Unmanned aircraft degree takes off in aviation program

The new school year welcomes a new major in the Department of Aviation Science at California Baptist University, and students wishing to study aviation unmanned systems may now officially declare it as a major.

The aviation unmanned systems major is being developed by Paul Haley, assistant professor of aviation science, and Dr. C. Daniel Prather, professor and chair of Aviation Science, in an attempt to meet the demands of the rapidly developing aviation industry.

“By combining top-quality flight training at the CBU Flight School with courses in unmanned systems, engineering design, circuit theory, video fundamentals and human factors, our unmanned systems graduates will be well-prepared to join companies such as General Atomics and Northrop Grumman in this exciting field,” Prather said.

Southern California serves as a hub for unmanned aviation. CBU’s proximity to many top unmanned aircraft systems (UAS) companies makes it an ideal location for those interested in a career in the field of unmanned aircraft. Haley said speakers from such companies will be speaking to students in future semesters.

“As UAS continues to grow and the need for pilots to fly these remotely piloted aircraft increases, CBU has a role to play in providing graduates to this segment of the industry,” Prather said. “By introducing the bachelor of science degree in aviation unmanned systems this fall, we are on the cutting edge of growth in the aviation industry and able to prepare students to succeed in this dynamic segment.”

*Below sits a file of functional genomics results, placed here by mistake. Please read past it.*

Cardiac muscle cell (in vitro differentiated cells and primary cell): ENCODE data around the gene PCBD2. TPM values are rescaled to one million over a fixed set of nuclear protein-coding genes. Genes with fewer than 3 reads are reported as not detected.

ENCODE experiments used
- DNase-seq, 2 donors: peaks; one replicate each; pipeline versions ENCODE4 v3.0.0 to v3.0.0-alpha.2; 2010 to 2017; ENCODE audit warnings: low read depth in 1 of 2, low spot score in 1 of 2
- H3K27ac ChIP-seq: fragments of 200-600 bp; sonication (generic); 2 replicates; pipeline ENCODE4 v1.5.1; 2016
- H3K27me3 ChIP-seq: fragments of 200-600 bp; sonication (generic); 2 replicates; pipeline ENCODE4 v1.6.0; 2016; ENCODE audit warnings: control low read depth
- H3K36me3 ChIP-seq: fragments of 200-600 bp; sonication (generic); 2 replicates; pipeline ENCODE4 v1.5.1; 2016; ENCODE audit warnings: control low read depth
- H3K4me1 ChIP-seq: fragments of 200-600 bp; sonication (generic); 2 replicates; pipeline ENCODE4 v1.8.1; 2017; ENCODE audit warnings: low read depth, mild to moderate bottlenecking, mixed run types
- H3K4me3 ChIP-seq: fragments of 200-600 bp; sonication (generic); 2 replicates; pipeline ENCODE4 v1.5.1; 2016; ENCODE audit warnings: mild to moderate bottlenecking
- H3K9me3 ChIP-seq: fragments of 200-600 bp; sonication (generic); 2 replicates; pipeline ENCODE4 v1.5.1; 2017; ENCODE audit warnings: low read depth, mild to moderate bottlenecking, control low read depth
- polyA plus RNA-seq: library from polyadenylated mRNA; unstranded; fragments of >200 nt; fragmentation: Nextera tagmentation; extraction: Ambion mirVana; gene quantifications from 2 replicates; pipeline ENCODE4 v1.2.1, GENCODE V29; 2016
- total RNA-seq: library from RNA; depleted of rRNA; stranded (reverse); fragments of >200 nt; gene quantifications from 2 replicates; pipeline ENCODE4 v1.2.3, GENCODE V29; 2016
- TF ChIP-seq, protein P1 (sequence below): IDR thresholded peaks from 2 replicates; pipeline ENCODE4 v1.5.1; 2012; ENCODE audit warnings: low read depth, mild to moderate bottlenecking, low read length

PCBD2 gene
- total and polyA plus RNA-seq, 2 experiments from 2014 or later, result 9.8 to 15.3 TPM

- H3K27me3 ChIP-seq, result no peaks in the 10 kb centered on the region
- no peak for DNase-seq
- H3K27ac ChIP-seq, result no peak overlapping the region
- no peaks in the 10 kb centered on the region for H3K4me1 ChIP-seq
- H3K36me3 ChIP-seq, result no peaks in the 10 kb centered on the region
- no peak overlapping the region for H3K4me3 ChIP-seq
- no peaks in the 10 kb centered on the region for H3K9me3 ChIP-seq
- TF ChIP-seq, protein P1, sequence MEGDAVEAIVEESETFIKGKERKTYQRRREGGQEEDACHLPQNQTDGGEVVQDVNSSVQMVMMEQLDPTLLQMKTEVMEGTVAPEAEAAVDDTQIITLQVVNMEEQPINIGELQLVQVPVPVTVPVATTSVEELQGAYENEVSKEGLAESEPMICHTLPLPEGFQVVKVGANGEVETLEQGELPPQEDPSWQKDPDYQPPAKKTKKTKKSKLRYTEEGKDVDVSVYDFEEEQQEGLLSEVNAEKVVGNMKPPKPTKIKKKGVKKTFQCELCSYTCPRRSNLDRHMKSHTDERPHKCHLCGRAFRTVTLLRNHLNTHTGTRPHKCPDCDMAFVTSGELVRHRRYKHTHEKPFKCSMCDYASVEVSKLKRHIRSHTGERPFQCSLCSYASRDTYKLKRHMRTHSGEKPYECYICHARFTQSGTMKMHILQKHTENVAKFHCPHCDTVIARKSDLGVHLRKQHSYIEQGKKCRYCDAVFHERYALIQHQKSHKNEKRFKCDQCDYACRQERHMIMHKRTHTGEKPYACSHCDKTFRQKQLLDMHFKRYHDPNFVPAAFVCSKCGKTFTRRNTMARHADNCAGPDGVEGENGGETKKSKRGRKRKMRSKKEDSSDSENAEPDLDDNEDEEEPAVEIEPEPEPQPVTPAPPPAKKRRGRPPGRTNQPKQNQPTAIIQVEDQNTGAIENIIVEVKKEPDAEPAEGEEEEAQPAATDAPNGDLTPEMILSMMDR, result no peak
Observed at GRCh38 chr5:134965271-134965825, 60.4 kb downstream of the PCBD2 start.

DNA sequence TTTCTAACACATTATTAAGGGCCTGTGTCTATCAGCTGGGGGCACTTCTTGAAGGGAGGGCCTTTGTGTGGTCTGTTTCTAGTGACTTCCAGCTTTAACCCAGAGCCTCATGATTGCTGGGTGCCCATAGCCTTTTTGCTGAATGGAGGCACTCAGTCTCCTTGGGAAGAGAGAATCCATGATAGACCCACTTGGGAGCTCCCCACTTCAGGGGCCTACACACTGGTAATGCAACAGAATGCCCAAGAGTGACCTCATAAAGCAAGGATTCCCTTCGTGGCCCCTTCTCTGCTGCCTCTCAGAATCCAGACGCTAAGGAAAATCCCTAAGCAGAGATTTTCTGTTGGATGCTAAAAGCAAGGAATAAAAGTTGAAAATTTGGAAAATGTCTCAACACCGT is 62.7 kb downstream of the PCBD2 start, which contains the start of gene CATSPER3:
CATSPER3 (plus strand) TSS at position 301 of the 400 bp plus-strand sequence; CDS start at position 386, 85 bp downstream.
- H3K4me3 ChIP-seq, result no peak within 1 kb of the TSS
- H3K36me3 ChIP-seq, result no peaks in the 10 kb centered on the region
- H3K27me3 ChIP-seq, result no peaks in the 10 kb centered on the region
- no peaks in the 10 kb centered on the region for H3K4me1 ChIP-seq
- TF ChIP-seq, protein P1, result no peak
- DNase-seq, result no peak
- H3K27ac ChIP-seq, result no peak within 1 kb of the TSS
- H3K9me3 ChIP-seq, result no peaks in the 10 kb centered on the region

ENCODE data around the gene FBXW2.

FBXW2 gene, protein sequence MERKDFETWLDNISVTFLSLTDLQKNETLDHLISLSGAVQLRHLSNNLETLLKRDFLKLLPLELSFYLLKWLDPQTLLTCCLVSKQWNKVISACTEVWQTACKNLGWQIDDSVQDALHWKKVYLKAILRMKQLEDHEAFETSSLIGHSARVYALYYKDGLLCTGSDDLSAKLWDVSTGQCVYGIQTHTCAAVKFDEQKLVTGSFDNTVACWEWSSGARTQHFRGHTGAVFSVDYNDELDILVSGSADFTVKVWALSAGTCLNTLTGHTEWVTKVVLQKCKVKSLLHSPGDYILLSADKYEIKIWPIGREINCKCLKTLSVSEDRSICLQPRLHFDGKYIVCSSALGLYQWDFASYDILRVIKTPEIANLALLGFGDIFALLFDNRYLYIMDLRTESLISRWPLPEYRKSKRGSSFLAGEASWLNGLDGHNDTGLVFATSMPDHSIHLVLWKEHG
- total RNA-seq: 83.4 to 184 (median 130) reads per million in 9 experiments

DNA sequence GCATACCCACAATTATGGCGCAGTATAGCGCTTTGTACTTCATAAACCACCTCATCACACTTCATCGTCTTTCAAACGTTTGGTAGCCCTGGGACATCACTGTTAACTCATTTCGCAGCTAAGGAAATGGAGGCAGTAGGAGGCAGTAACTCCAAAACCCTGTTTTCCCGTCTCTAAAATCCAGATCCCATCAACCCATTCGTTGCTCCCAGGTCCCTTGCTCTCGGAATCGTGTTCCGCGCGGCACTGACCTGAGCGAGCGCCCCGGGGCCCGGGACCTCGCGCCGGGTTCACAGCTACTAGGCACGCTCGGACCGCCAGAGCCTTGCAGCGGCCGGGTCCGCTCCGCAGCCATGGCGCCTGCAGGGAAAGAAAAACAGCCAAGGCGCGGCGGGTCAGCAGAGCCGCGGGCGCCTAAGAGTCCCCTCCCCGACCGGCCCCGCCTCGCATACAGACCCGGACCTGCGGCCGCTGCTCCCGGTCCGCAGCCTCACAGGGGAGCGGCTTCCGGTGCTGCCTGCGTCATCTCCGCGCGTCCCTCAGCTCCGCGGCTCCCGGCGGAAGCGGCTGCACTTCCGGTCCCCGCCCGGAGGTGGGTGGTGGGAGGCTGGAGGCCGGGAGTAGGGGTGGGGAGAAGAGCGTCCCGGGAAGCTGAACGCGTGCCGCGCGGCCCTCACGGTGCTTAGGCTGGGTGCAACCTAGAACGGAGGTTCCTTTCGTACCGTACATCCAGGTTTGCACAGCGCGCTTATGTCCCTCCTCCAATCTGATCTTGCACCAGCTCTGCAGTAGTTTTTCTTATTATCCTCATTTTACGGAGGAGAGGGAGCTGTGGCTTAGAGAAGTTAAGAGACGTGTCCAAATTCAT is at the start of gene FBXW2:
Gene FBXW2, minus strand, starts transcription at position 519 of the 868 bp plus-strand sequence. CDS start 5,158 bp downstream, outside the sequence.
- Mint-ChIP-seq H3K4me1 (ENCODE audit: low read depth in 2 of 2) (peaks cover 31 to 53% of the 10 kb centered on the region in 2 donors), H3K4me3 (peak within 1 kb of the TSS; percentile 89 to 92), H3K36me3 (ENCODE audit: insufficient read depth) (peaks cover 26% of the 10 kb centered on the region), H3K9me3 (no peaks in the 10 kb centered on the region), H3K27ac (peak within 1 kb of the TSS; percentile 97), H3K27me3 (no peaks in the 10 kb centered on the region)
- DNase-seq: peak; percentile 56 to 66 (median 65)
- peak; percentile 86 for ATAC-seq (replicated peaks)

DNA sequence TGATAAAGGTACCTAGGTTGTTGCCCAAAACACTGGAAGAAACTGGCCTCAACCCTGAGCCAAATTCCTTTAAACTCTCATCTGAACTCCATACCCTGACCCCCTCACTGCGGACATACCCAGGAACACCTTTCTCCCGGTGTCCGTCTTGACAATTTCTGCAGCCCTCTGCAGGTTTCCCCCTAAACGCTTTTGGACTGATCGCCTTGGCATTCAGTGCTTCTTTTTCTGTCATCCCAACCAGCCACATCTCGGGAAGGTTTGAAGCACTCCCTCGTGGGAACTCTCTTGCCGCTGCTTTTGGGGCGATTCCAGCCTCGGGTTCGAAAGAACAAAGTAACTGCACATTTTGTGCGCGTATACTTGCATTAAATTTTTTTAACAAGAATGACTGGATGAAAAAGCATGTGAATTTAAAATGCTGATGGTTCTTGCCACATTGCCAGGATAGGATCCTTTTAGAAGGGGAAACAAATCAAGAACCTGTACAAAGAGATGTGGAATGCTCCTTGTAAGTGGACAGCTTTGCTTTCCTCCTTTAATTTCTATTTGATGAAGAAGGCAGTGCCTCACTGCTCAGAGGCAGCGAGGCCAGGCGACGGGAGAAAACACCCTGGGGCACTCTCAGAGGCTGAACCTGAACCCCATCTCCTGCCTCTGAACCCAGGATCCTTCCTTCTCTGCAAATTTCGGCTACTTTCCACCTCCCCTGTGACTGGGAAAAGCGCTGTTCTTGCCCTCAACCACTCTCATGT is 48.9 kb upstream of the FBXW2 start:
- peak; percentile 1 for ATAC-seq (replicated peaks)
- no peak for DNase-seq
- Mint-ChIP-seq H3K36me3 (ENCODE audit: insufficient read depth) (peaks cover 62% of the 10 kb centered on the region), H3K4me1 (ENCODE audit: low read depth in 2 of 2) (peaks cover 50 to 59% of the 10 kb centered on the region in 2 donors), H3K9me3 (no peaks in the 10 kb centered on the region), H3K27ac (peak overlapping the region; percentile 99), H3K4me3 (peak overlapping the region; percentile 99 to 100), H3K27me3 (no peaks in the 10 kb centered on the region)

Sergeant Enrico Rojo, senior aviation unmanned systems major, said it was always his dream to fly aircrafts.

“I’m hoping to be able to fly drones for the military in the near future as I am currently still serving (in the United States Marine Corps),” Rojo said.

Although unmanned aircrafts were primarily associated with the military in the past, these days the term drones can be used to describe anything from hobby to commercial to military unmanned aircrafts. They were initially developed at the end of World War II, but it was not until the early 2000’s that they were more commonly utilized.

“The improvements in GPS has made (common usage) possible, satellite communication has made this possible and improved cameras have made it possible,” Haley said. “Now the applications are being used for scientific research, emergency services, search and rescues and real estate.”

Haley said there is a growing niche in the real estate and movie industries for smaller unmanned aircraft, as they are safer and more cost-effective than helicopters while still getting high-quality stills and video.

Because the field is still new and changing, the need for people who know how to operate the aircraft is increasing.

“There’s a blank canvas and a blank slate for people who are creative and have ingenuity and want to come up with new applications of unmanned aircraft,” Haley said.

The hope of the program developers is to prepare students for flying both large unmanned aircraft as well as smaller, commercial unmanned aircrafts.

“It will really prepare them for multiple paths to get hired in this industry, and right now, there are plenty of jobs to be had,” Haley said.

The first major-specific class will be offered spring 2017.

About Iona Brannon

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